Like everyone else I was saddened by the news of Robin Williams death and shocked hearing that he had committed suicide. As a child Mork and Mindy was part of my weekly TV watching schedule (yes I had the rainbow-colored suspenders and may have incorporated nanu-nanu into my vocabulary). His ability to improvise was genius and making people laugh was as natural to him as breathing is to the rest of us.
So the question we all have is how does a man who created his fame and fortune from a lifetime of making people laugh become so distraught that he takes his own life? Sadly we can’t know for sure what was going on with him in those final days leading up to his suicide, however; we can learn some things from this tragedy.
Most of the people associate suicide with teenage angst. However; historically, the elderly (the majority being elderly men) have been the most at-risk for suicide it’s just not as publicized as teenage suicide is. Over the past decade those aged 45 to 59 have surpassed them as the boomers entered middle age. According to the CDC and the National Highway Traffic Safety Administration the increase has helped push the total number of deaths caused by suicide in the U.S. higher than those caused by auto accidents.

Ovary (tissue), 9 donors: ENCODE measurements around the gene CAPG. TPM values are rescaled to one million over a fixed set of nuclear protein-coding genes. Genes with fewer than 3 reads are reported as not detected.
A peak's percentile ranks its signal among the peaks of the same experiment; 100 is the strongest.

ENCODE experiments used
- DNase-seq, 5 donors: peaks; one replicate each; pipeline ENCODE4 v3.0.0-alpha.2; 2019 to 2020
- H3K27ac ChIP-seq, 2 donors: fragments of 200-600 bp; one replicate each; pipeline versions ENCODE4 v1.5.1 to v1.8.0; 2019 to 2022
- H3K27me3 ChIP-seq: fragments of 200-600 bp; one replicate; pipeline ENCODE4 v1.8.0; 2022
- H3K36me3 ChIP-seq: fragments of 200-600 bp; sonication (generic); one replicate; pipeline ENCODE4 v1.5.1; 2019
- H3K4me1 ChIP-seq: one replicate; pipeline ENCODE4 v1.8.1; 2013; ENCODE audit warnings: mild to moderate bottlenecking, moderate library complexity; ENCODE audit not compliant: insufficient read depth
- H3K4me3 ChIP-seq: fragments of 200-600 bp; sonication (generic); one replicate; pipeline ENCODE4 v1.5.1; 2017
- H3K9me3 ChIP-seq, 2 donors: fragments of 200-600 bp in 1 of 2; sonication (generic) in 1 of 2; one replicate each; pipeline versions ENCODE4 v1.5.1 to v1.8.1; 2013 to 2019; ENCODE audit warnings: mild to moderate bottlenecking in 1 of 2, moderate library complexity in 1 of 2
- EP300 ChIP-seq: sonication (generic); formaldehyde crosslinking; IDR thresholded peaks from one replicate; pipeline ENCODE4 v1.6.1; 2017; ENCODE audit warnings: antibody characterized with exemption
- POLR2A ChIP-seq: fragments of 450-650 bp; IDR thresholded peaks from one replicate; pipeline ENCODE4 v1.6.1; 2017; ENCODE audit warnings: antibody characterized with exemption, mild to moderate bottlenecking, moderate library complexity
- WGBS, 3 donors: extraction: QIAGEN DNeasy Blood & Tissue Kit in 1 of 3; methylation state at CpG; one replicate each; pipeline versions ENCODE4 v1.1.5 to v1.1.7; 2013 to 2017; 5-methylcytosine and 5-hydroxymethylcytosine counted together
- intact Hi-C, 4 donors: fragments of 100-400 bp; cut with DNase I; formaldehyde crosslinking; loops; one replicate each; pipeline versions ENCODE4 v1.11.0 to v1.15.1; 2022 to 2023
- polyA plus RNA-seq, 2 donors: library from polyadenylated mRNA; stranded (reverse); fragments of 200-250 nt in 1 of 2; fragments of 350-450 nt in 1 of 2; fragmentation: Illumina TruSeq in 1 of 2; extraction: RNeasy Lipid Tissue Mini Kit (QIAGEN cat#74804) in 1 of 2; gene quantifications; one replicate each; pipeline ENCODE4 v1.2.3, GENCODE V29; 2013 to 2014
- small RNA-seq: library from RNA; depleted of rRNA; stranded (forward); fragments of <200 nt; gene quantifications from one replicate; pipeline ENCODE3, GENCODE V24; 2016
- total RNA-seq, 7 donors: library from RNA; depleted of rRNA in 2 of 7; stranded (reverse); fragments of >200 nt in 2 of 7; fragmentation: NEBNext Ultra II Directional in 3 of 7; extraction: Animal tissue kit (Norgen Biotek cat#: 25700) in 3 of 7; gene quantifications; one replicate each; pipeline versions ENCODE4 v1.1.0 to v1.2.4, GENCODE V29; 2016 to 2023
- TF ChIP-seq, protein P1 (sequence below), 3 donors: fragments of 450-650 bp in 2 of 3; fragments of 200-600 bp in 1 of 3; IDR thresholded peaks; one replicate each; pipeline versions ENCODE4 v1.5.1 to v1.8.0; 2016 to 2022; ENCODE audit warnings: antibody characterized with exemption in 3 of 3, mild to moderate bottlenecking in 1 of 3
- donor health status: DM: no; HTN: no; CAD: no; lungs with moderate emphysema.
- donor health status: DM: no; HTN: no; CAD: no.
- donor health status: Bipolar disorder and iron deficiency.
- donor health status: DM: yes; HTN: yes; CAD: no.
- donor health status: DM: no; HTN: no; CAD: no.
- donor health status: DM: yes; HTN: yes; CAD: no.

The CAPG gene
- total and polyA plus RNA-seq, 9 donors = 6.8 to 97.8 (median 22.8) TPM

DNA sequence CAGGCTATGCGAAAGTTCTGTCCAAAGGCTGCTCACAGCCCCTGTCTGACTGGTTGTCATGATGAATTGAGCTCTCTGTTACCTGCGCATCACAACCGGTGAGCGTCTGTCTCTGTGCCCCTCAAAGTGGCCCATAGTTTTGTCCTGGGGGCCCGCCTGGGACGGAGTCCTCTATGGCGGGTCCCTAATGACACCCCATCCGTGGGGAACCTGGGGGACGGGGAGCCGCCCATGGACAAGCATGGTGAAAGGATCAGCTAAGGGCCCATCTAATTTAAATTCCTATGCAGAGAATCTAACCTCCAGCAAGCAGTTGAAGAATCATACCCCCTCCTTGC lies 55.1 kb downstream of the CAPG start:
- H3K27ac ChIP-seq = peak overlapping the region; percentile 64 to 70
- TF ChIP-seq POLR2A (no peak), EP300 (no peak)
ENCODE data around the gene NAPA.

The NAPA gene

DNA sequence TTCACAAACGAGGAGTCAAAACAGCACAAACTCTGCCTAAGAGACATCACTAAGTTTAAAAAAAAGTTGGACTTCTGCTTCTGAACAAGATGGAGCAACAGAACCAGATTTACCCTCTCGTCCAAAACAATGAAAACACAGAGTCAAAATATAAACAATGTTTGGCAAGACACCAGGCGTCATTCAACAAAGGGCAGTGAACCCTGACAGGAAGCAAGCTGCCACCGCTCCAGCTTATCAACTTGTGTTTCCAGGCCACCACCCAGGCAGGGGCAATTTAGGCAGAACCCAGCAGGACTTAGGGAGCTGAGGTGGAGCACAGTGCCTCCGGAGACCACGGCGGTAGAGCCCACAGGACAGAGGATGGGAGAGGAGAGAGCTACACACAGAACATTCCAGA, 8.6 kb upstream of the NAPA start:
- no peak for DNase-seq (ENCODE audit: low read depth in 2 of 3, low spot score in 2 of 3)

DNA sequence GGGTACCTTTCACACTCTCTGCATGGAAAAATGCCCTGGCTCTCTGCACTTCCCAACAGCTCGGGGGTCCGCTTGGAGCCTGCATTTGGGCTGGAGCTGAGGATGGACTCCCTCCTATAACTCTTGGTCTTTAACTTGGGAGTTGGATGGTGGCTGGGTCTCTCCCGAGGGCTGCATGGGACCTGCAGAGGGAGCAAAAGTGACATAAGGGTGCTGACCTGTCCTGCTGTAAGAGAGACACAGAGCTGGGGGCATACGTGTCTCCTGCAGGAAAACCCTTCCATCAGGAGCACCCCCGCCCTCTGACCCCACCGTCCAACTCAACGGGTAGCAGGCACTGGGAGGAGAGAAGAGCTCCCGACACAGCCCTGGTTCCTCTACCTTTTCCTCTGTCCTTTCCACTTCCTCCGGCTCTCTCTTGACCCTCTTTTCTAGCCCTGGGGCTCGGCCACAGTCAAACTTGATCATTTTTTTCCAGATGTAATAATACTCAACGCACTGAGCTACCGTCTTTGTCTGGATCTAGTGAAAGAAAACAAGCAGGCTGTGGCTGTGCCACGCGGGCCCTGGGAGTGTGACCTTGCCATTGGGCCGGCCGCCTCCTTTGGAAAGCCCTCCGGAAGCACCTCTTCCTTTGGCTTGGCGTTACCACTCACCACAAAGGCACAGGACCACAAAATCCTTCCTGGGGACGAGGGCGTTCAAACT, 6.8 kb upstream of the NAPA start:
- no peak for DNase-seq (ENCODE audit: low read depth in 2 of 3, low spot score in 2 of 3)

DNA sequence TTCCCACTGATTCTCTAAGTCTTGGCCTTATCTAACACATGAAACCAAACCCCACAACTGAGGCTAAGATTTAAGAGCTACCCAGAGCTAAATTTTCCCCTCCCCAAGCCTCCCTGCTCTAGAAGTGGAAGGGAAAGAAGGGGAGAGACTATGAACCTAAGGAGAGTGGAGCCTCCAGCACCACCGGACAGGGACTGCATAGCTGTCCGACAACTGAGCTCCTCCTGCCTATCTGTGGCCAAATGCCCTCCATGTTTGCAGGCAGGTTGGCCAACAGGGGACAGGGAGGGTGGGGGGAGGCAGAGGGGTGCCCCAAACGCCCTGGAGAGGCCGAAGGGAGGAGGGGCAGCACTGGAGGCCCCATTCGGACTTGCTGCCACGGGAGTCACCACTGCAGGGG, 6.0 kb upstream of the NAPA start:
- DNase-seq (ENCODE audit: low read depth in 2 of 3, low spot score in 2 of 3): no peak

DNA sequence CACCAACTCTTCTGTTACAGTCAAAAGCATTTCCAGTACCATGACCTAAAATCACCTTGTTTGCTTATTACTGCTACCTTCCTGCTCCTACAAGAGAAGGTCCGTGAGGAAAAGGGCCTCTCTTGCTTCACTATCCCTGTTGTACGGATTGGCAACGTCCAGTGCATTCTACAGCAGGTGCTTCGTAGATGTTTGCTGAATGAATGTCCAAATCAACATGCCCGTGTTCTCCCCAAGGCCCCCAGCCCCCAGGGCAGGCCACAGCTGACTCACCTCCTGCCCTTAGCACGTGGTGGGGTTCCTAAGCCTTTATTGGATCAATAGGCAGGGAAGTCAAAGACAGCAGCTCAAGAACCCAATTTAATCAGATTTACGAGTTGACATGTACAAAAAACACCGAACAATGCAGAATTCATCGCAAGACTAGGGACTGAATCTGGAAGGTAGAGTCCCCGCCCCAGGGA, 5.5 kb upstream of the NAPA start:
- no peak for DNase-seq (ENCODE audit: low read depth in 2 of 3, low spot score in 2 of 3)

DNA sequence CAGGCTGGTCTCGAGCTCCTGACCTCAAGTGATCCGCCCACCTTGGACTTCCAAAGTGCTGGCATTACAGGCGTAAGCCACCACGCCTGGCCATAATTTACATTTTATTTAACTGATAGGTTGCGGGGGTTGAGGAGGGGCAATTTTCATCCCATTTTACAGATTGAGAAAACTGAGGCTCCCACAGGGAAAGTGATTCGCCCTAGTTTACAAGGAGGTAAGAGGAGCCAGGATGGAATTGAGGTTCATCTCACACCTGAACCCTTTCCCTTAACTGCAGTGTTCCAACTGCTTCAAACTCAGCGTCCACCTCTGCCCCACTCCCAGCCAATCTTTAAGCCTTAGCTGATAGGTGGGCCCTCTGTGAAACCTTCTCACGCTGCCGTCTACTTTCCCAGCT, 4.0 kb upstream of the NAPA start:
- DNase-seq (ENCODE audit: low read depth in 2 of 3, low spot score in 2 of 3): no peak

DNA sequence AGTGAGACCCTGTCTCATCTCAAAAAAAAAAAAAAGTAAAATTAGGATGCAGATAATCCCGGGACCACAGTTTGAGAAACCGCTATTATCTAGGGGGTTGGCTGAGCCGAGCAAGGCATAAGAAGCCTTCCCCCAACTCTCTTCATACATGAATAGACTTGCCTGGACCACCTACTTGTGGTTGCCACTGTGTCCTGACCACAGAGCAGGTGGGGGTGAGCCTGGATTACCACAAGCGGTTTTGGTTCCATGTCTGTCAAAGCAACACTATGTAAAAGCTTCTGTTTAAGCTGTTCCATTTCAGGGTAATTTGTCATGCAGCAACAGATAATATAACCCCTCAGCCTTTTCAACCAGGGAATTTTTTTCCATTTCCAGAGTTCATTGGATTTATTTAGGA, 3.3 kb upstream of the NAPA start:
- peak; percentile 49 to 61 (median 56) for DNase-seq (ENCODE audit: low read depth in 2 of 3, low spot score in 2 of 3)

Speaking with some experts from Alexian Brothers Behavioral Health on this phenomenon I learned that men between the ages of 50-65 have the highest suicide completion rate. While other demographics will usually make a statement about wanting to kill themselves or have failed attempts at suicide as a cry for help, this demographic don’t usually make statements about it, they just do it.
So how can loved ones help prevent something they may not see coming? Unfortunately not every suicide can be prevented, however; there are some signs to watch for that could help in getting someone treatment before they take their life.
The CDC says to watch for these warning signs:
- Talking about wanting to die
- Looking for a way to kill oneself
- Talking about feeling hopeless or having no purpose
- Talking about feeling trapped or in unbearable pain
- Talking about being a burden to others
- Increasing the use of alcohol or drugs
- Acting anxious, agitated or recklessly
- Sleeping too little or too much
- Withdrawing or feeling isolated
- Showing rage or talking about seeking revenge
- Displaying extreme mood swings
The more severe these symptoms are, the higher the risk is. If a friend or loved one is displaying these symptoms, don’t leave them alone. Keep them away from firearms, which are the most common means of self-harm in the United States, and also remove any alcohol, drugs, or sharp objects. And then get help. You can call the National Suicide Prevention help line at 800-273-TALK (8255), or another suicide help line. You can contact a psychiatrist. Call 911 or take your loved one to the emergency room.